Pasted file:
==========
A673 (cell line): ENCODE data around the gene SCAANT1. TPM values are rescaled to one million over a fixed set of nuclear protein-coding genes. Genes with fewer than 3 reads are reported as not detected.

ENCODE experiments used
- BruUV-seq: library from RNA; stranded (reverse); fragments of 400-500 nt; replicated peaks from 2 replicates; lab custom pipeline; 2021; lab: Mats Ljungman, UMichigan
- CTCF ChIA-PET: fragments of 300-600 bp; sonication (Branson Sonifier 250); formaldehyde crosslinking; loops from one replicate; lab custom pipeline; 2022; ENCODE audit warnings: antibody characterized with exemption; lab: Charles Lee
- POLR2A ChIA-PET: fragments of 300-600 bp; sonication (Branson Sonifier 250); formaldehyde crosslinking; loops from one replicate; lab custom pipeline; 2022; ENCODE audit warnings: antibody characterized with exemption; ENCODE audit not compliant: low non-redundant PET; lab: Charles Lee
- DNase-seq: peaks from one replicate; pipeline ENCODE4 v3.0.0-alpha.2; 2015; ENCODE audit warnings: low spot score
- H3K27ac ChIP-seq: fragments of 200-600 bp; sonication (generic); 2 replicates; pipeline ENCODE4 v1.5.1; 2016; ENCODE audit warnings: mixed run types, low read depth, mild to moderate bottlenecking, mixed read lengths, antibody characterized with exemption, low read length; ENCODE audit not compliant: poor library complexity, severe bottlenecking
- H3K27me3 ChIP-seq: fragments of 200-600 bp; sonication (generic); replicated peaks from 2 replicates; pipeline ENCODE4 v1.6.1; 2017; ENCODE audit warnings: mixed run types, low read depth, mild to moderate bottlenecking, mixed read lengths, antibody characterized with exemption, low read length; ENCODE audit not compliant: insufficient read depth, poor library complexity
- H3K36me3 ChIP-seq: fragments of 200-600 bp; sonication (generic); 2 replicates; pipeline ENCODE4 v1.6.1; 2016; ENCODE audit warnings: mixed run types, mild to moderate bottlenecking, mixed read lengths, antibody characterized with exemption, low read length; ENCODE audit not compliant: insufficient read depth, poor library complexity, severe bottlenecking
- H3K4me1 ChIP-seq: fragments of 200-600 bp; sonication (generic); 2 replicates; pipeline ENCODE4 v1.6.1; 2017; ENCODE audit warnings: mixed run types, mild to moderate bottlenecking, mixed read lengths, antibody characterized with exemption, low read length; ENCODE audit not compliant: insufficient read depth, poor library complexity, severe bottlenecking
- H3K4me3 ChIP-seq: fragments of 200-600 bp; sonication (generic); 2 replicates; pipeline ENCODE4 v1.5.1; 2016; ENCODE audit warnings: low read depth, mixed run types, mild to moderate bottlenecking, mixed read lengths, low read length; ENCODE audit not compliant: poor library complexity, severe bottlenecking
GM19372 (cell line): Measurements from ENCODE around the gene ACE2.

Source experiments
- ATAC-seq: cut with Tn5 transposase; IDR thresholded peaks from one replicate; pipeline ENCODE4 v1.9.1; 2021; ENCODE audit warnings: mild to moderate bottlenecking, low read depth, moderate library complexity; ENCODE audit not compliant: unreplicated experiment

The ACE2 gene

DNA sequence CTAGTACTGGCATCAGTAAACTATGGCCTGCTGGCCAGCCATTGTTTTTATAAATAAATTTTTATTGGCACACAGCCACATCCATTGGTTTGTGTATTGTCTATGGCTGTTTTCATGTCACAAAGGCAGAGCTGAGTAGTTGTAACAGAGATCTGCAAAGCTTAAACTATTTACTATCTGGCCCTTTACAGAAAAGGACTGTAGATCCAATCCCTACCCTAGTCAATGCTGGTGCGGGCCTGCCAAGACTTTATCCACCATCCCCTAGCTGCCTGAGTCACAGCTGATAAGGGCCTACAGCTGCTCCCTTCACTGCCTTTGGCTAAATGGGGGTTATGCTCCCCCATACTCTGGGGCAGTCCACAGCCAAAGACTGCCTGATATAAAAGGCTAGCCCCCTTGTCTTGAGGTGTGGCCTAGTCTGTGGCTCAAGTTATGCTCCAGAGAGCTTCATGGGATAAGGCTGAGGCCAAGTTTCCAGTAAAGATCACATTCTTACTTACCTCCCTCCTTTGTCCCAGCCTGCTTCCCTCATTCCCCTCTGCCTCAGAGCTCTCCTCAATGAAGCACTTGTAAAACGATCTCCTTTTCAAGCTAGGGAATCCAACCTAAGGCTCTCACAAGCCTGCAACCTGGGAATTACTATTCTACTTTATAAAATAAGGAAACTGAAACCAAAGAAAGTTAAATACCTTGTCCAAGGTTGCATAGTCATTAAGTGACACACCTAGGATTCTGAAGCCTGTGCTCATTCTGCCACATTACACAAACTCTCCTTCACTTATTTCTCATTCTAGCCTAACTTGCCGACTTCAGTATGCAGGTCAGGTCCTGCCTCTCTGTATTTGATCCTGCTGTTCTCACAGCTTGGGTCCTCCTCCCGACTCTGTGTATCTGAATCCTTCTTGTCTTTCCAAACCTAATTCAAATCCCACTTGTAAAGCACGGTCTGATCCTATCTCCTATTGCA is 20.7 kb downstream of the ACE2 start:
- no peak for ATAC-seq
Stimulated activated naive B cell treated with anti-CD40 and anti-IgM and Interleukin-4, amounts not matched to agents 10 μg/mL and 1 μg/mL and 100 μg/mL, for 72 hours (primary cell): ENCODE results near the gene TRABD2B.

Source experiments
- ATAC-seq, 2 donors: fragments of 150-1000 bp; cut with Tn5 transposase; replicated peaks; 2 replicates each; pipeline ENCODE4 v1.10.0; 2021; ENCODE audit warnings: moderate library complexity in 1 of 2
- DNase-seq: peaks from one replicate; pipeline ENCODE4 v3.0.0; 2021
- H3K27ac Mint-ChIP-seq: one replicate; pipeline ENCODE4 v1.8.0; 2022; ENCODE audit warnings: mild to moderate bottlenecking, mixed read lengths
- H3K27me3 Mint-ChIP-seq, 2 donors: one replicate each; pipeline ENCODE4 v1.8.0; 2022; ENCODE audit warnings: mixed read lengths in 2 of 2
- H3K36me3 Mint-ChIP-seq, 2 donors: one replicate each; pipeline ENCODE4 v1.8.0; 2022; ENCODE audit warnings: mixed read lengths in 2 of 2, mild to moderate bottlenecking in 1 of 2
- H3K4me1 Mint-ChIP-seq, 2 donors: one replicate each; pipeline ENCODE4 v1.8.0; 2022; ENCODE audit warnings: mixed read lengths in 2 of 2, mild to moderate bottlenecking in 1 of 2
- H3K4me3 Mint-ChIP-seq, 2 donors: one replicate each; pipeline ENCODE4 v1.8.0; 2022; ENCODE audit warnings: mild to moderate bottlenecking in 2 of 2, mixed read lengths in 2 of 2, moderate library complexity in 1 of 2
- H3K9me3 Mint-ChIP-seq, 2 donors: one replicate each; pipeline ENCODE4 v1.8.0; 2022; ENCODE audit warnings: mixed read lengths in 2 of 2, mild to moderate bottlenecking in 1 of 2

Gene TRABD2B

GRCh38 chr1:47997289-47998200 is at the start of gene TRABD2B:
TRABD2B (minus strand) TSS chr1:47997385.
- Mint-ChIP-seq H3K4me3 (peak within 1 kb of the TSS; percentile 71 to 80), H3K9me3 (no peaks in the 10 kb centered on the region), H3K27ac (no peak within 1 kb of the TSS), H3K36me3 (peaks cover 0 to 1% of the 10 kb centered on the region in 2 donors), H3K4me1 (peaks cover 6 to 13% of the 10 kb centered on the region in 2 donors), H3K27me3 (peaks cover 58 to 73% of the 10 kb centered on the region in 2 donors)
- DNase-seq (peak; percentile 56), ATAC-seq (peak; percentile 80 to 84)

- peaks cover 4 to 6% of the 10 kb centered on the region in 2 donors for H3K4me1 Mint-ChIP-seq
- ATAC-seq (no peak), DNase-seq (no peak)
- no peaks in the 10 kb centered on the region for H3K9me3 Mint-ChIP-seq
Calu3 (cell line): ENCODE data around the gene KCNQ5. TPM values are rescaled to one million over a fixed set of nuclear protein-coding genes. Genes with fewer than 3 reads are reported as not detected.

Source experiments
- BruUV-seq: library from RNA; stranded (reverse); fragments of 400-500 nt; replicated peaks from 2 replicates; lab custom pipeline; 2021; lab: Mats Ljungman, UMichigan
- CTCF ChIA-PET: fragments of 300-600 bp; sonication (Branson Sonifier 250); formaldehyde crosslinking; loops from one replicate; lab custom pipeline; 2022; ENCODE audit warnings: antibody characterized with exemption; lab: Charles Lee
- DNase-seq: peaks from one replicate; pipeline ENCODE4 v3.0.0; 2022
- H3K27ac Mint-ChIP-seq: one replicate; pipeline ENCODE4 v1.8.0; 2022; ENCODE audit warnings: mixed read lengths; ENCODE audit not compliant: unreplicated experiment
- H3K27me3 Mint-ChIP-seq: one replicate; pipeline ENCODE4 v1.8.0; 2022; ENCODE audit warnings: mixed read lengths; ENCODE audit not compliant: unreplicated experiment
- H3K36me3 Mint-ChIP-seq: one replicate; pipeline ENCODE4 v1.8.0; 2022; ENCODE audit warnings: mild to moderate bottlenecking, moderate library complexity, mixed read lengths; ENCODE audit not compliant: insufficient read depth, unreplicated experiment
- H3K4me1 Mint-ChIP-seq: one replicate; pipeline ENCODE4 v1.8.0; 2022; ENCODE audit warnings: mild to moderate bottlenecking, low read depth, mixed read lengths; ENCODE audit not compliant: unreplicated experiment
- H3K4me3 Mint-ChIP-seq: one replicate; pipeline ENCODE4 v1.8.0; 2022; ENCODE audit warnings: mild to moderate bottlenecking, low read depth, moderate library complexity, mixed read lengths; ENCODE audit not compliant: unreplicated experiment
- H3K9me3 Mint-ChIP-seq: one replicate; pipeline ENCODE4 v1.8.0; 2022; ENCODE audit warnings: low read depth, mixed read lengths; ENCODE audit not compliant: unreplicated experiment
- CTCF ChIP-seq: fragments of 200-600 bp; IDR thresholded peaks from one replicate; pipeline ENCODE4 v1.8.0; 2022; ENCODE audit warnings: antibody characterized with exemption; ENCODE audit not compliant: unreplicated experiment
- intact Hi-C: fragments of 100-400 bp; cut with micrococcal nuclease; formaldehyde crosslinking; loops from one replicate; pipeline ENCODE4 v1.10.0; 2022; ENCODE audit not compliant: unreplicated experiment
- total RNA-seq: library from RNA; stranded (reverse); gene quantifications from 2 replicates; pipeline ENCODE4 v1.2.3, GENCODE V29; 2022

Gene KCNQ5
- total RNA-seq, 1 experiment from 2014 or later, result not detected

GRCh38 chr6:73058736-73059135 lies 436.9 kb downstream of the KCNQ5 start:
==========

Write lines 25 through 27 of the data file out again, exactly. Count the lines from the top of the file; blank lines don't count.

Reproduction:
- H3K4me1 Mint-ChIP-seq, 2 donors: one replicate each; pipeline ENCODE4 v1.8.0; 2022; ENCODE audit warnings: mixed read lengths in 2 of 2, mild to moderate bottlenecking in 1 of 2
- H3K4me3 Mint-ChIP-seq, 2 donors: one replicate each; pipeline ENCODE4 v1.8.0; 2022; ENCODE audit warnings: mild to moderate bottlenecking in 2 of 2, mixed read lengths in 2 of 2, moderate library complexity in 1 of 2
- H3K9me3 Mint-ChIP-seq, 2 donors: one replicate each; pipeline ENCODE4 v1.8.0; 2022; ENCODE audit warnings: mixed read lengths in 2 of 2, mild to moderate bottlenecking in 1 of 2